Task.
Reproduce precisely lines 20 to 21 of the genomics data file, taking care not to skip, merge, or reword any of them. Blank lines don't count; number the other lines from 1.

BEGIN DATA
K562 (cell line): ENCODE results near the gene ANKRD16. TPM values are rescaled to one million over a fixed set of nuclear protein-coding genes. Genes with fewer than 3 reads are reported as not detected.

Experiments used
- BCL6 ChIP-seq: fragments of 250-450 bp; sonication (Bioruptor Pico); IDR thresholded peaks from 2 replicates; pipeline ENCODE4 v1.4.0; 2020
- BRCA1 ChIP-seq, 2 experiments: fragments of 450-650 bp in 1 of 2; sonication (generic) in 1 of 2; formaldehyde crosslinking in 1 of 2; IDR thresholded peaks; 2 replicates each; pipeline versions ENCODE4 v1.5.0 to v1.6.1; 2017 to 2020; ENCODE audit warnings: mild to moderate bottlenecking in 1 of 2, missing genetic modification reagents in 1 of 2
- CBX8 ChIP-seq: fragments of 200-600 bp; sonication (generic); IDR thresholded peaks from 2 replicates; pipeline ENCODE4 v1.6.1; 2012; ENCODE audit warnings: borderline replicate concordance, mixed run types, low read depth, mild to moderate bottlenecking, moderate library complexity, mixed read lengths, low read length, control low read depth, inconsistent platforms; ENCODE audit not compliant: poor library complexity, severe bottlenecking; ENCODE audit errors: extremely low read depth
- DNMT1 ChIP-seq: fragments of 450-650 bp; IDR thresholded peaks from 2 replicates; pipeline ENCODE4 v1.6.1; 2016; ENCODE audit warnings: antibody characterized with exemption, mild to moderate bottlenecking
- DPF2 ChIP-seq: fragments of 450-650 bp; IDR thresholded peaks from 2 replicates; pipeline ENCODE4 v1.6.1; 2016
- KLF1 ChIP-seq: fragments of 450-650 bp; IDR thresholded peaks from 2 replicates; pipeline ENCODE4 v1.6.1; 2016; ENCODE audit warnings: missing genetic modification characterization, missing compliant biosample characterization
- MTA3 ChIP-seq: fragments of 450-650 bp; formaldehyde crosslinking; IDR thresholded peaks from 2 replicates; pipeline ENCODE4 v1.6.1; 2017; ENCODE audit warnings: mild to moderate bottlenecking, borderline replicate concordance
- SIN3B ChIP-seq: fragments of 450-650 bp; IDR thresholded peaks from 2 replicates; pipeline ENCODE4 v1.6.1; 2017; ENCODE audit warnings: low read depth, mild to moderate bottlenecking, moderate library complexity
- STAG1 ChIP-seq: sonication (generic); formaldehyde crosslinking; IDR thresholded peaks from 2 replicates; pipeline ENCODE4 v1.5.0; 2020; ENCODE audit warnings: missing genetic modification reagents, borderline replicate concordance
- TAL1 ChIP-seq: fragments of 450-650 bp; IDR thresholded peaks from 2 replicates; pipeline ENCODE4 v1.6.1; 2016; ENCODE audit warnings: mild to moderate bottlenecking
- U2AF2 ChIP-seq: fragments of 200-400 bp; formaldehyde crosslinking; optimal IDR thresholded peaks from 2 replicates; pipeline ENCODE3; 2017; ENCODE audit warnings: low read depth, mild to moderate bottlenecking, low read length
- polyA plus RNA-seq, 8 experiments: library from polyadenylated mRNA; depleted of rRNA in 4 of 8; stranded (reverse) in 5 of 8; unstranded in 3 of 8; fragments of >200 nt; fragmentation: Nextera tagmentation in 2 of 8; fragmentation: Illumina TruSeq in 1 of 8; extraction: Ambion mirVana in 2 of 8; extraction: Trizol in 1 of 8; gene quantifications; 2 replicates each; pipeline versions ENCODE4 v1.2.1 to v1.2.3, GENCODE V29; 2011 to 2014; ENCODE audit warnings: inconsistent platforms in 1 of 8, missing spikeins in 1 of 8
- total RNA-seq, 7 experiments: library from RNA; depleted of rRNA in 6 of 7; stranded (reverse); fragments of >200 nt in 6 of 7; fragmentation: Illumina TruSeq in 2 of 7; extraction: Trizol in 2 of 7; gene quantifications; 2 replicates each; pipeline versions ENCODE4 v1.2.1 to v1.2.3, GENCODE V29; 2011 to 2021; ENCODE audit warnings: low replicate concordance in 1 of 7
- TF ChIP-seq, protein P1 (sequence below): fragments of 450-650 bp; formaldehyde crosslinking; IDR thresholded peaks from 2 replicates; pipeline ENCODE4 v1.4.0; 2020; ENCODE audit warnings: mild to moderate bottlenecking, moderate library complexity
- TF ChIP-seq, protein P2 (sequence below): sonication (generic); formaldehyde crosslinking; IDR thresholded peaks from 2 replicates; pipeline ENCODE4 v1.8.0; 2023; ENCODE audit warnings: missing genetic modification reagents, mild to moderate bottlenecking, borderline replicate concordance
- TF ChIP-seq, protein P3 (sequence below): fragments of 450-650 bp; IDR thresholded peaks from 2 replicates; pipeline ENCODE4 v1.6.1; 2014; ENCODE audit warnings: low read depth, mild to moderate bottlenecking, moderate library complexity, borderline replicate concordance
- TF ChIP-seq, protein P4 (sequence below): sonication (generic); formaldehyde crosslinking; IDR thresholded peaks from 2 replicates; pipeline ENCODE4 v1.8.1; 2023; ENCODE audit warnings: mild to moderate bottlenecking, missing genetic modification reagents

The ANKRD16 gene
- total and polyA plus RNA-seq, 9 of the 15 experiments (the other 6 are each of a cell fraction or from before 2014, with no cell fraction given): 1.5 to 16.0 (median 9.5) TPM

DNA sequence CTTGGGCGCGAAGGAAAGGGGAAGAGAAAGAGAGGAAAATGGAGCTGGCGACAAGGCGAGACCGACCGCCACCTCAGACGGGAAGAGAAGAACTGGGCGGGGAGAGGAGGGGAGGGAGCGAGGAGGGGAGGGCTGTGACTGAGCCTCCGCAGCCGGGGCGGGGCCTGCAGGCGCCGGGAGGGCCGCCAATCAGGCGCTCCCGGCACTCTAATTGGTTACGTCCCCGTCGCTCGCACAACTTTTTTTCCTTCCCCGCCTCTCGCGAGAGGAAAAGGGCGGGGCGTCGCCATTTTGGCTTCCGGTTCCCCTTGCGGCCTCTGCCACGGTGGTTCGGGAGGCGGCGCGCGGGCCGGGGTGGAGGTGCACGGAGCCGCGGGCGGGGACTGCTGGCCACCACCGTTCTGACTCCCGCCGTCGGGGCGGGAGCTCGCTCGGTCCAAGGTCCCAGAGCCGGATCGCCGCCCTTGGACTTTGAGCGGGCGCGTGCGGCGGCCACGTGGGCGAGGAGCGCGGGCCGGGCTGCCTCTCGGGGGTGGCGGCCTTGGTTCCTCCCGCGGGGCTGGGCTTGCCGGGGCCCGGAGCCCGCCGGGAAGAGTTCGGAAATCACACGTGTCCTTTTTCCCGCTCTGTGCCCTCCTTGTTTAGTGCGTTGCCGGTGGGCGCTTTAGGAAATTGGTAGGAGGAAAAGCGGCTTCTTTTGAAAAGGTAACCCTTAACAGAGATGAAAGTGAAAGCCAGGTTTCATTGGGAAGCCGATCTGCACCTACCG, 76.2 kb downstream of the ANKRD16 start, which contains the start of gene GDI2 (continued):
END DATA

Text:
The ANKRD16 gene
- total and polyA plus RNA-seq, 9 of the 15 experiments (the other 6 are each of a cell fraction or from before 2014, with no cell fraction given): 1.5 to 16.0 (median 9.5) TPM